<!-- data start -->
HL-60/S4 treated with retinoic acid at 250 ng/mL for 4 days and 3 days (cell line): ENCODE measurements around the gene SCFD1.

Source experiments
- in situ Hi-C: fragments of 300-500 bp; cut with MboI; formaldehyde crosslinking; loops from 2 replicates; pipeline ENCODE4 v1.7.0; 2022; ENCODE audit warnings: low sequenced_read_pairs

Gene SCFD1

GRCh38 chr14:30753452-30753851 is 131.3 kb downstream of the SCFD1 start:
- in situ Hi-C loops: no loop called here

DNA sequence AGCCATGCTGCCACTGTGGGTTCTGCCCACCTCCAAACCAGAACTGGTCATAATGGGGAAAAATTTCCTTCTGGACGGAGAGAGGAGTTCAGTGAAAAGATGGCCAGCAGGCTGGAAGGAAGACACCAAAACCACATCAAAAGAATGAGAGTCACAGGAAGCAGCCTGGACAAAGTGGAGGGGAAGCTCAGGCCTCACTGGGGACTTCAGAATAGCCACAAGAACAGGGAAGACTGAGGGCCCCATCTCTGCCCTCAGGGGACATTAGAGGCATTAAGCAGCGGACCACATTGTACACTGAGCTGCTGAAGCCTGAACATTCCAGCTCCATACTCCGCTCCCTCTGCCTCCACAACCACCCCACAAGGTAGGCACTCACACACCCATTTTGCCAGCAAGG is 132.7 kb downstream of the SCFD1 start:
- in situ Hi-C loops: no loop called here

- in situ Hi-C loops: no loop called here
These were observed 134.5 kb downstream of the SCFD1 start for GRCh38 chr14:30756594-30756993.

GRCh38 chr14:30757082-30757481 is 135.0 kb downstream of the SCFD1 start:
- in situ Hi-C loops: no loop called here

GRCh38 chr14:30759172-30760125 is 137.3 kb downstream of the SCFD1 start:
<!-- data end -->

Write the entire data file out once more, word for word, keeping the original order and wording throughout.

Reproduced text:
HL-60/S4 treated with retinoic acid at 250 ng/mL for 4 days and 3 days (cell line): ENCODE measurements around the gene SCFD1.

Source experiments
- in situ Hi-C: fragments of 300-500 bp; cut with MboI; formaldehyde crosslinking; loops from 2 replicates; pipeline ENCODE4 v1.7.0; 2022; ENCODE audit warnings: low sequenced_read_pairs

Gene SCFD1

GRCh38 chr14:30753452-30753851 is 131.3 kb downstream of the SCFD1 start:
- in situ Hi-C loops: no loop called here

DNA sequence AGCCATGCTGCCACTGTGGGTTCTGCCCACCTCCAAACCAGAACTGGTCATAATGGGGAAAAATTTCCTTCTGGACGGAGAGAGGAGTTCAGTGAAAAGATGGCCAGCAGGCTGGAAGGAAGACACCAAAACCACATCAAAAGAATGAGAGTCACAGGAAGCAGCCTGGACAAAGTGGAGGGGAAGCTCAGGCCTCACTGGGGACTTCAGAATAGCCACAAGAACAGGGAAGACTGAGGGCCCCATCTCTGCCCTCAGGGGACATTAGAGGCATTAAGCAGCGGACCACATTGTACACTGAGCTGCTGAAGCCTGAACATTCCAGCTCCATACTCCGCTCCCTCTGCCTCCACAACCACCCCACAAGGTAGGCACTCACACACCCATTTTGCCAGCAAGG is 132.7 kb downstream of the SCFD1 start:
- in situ Hi-C loops: no loop called here

- in situ Hi-C loops: no loop called here
These were observed 134.5 kb downstream of the SCFD1 start for GRCh38 chr14:30756594-30756993.

GRCh38 chr14:30757082-30757481 is 135.0 kb downstream of the SCFD1 start:
- in situ Hi-C loops: no loop called here

GRCh38 chr14:30759172-30760125 is 137.3 kb downstream of the SCFD1 start: